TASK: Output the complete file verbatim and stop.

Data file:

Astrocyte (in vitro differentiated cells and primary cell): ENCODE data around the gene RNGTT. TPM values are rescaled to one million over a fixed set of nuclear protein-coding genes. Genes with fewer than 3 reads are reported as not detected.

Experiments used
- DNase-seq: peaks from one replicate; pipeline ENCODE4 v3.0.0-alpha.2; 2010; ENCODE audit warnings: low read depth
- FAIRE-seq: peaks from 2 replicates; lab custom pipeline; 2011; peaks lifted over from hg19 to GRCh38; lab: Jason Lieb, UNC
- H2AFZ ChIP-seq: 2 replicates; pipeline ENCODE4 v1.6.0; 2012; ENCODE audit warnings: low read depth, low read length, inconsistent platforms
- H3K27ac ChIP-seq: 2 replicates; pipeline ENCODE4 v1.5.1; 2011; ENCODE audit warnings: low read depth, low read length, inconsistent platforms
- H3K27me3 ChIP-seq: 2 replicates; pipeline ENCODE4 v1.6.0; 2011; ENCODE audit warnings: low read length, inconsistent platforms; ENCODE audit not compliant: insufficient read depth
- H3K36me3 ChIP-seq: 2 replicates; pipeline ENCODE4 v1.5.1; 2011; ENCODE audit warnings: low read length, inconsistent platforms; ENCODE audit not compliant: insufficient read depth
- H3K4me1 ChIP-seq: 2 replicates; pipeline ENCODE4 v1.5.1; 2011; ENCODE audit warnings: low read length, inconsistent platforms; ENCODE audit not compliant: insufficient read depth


Astrocyte (in vitro differentiated cells and primary cell): ENCODE data around the gene RNGTT. TPM values are rescaled to one million over a fixed set of nuclear protein-coding genes. Genes with fewer than 3 reads are reported as not detected.

Experiments used
- DNase-seq: peaks from one replicate; pipeline ENCODE4 v3.0.0-alpha.2; 2010; ENCODE audit warnings: low read depth
- FAIRE-seq: peaks from 2 replicates; lab custom pipeline; 2011; peaks lifted over from hg19 to GRCh38; lab: Jason Lieb, UNC
- H2AFZ ChIP-seq: 2 replicates; pipeline ENCODE4 v1.6.0; 2012; ENCODE audit warnings: low read depth, low read length, inconsistent platforms
- H3K27ac ChIP-seq: 2 replicates; pipeline ENCODE4 v1.5.1; 2011; ENCODE audit warnings: low read depth, low read length, inconsistent platforms
- H3K27me3 ChIP-seq: 2 replicates; pipeline ENCODE4 v1.6.0; 2011; ENCODE audit warnings: low read length, inconsistent platforms; ENCODE audit not compliant: insufficient read depth
- H3K36me3 ChIP-seq: 2 replicates; pipeline ENCODE4 v1.5.1; 2011; ENCODE audit warnings: low read length, inconsistent platforms; ENCODE audit not compliant: insufficient read depth
- H3K4me1 ChIP-seq: 2 replicates; pipeline ENCODE4 v1.5.1; 2011; ENCODE audit warnings: low read length, inconsistent platforms; ENCODE audit not compliant: insufficient read depth